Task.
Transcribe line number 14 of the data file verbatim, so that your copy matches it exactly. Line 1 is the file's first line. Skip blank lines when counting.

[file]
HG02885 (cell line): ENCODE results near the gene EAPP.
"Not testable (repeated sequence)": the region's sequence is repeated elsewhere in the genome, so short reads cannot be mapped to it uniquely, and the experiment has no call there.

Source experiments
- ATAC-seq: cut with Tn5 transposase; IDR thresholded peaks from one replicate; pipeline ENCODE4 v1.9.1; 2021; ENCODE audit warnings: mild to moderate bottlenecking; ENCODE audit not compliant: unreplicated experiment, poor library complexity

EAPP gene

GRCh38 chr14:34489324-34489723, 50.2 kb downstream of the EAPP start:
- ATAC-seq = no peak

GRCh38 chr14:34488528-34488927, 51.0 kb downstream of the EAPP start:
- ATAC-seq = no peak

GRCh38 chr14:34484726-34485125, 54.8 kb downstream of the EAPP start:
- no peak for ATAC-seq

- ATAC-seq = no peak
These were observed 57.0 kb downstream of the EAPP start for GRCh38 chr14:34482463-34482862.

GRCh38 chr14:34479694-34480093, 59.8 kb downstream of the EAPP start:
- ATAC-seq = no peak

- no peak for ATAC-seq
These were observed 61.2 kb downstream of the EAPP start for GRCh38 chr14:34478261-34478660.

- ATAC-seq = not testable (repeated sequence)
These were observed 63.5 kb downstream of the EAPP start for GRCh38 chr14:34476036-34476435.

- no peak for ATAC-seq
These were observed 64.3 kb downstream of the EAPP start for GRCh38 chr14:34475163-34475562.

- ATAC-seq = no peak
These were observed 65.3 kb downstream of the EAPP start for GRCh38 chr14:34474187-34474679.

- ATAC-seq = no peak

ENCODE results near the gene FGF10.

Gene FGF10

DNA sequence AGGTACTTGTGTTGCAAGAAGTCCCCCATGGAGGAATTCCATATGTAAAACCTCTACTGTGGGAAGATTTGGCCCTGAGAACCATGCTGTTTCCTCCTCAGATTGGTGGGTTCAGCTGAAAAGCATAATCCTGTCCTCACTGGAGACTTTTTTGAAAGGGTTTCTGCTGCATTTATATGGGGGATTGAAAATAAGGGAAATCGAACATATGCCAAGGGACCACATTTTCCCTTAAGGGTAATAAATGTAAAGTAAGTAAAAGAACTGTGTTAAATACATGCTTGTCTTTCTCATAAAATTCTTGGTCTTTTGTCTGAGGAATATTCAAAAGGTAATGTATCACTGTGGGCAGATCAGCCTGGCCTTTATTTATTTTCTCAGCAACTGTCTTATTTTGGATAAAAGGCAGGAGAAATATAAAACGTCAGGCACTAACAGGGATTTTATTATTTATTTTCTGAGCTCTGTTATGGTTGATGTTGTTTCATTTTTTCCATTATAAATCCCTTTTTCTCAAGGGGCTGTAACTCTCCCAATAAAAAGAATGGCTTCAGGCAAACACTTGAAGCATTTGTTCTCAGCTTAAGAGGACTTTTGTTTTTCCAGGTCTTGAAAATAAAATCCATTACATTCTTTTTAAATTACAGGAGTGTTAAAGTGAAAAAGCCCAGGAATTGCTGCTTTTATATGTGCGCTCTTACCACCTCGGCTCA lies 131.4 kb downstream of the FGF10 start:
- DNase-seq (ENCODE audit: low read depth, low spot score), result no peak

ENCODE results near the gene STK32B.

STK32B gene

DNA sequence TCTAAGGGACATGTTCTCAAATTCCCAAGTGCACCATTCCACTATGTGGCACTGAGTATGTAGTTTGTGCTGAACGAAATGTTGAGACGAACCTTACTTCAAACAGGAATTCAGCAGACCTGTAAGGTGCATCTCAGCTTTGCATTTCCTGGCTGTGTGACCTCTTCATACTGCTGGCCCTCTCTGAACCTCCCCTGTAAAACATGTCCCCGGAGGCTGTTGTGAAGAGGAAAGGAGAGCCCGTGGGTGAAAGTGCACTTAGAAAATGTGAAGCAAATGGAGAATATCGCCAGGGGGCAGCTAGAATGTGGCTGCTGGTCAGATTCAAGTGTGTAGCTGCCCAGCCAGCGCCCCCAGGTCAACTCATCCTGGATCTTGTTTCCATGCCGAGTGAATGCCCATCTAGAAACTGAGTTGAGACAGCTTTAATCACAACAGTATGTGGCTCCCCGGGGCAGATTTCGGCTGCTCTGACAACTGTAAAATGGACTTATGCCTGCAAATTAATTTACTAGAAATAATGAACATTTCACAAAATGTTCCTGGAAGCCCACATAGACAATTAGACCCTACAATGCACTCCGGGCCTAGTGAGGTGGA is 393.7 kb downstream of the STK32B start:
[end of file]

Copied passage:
GRCh38 chr14:34479694-34480093, 59.8 kb downstream of the EAPP start: